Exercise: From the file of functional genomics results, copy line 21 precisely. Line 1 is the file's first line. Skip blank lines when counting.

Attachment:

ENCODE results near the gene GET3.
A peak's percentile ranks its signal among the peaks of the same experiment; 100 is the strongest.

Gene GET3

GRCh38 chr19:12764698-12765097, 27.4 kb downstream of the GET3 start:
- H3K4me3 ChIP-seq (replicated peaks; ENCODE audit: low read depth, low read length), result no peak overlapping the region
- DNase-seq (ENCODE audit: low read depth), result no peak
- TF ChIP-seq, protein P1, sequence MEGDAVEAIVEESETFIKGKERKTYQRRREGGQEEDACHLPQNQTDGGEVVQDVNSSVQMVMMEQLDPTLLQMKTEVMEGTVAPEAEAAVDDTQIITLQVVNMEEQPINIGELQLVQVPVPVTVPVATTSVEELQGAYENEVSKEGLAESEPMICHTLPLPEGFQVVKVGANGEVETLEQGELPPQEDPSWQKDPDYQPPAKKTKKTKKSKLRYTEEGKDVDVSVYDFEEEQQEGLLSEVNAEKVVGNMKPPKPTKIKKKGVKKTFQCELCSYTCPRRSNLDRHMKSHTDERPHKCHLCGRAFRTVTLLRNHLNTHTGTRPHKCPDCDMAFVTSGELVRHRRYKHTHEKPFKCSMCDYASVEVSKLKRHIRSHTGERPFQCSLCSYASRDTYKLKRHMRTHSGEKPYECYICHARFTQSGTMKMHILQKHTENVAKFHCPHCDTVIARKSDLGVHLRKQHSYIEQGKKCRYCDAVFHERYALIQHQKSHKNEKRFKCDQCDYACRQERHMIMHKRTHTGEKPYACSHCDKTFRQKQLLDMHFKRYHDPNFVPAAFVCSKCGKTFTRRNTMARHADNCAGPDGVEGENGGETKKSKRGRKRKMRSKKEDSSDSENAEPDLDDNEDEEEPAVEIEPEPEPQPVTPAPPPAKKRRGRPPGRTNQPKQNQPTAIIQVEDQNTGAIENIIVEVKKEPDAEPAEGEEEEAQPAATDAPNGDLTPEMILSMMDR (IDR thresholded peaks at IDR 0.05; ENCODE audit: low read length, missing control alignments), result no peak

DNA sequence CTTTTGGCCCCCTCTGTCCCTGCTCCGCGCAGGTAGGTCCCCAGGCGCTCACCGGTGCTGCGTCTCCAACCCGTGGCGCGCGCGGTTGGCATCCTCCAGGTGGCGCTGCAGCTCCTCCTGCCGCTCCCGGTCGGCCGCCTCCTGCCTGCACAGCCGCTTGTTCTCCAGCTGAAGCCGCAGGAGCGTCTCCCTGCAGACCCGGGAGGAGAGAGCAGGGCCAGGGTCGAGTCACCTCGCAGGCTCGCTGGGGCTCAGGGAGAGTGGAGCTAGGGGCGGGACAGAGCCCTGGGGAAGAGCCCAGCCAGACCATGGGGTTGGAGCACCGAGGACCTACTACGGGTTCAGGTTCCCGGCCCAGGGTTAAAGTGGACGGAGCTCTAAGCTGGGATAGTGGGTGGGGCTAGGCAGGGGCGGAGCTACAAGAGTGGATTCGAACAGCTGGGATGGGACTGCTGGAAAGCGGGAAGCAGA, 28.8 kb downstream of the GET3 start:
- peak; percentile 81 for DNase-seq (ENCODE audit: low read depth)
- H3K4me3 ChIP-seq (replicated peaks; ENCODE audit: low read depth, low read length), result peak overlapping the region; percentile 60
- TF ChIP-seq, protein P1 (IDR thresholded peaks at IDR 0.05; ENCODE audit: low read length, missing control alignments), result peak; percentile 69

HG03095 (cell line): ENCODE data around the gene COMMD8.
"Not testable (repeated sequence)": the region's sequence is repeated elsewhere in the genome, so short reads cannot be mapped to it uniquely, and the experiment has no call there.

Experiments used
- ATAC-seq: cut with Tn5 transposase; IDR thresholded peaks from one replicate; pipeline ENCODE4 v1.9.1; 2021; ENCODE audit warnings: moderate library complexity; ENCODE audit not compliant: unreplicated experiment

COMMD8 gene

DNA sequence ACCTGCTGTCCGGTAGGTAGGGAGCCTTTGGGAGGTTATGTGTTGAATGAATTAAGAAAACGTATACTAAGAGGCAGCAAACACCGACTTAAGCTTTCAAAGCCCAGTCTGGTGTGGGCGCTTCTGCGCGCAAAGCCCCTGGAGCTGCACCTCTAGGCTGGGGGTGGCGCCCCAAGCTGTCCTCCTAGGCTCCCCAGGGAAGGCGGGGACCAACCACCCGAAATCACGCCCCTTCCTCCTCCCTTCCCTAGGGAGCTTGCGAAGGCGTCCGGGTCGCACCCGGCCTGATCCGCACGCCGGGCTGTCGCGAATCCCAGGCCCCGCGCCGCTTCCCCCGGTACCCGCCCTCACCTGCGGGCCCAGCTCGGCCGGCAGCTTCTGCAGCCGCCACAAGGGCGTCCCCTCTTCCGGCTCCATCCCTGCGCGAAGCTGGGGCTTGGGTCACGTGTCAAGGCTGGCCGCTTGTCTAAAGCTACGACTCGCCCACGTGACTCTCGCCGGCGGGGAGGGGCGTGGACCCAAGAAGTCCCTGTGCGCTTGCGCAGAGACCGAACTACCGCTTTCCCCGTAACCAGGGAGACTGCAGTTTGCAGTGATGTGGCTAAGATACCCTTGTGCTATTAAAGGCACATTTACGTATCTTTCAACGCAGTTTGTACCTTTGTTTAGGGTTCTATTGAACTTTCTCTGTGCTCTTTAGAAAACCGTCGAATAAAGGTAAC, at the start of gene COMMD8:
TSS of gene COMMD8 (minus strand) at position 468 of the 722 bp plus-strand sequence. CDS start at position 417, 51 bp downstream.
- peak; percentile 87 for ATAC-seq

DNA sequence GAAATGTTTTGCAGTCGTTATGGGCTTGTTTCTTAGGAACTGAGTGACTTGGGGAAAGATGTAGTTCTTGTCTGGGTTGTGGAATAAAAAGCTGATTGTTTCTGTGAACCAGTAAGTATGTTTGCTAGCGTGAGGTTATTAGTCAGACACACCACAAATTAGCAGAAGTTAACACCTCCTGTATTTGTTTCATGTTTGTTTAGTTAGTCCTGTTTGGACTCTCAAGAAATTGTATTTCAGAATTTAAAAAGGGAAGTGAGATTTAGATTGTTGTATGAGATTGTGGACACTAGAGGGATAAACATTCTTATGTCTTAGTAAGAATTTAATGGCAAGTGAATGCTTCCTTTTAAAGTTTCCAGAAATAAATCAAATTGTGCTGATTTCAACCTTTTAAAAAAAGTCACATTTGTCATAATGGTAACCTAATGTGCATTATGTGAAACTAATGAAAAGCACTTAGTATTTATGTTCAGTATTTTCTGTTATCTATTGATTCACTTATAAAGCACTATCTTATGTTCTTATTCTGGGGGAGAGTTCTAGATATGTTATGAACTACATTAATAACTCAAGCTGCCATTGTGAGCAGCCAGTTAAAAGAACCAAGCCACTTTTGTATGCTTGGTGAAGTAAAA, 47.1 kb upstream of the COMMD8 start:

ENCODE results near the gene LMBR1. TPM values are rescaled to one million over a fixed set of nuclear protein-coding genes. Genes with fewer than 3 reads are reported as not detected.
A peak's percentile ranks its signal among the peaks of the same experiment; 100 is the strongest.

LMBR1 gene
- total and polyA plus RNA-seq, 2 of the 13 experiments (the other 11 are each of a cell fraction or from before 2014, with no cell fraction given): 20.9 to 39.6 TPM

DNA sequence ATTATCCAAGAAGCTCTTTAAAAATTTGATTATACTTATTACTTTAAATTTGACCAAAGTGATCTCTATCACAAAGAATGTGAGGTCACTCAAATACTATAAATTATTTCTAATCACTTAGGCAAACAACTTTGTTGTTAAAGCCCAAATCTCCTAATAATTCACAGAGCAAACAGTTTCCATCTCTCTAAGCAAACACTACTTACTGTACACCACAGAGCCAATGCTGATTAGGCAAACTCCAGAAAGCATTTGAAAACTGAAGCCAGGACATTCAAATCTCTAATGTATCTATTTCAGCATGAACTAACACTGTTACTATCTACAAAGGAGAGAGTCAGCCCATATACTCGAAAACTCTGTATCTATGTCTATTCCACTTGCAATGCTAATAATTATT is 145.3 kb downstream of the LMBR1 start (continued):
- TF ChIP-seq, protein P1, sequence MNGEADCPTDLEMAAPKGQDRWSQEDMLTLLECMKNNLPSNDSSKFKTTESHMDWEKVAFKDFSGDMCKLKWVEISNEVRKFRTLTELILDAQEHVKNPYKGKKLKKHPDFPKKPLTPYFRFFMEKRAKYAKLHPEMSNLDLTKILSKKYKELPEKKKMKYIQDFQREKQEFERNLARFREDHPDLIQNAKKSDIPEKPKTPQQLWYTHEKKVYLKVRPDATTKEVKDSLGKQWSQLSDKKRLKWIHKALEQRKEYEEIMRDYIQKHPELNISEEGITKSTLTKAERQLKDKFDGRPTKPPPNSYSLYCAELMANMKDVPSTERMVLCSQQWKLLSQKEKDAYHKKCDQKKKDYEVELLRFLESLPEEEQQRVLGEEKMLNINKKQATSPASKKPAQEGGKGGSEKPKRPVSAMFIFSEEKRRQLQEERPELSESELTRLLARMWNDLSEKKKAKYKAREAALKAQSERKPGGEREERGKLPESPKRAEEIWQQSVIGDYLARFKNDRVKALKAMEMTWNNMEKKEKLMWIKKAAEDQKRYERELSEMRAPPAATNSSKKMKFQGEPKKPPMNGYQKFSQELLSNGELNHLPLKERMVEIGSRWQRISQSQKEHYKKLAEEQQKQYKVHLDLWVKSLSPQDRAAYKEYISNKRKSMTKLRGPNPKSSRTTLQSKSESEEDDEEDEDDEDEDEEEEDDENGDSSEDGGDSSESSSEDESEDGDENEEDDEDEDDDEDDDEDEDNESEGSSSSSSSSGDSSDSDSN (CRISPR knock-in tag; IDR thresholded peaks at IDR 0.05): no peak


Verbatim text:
ENCODE results near the gene LMBR1. TPM values are rescaled to one million over a fixed set of nuclear protein-coding genes. Genes with fewer than 3 reads are reported as not detected.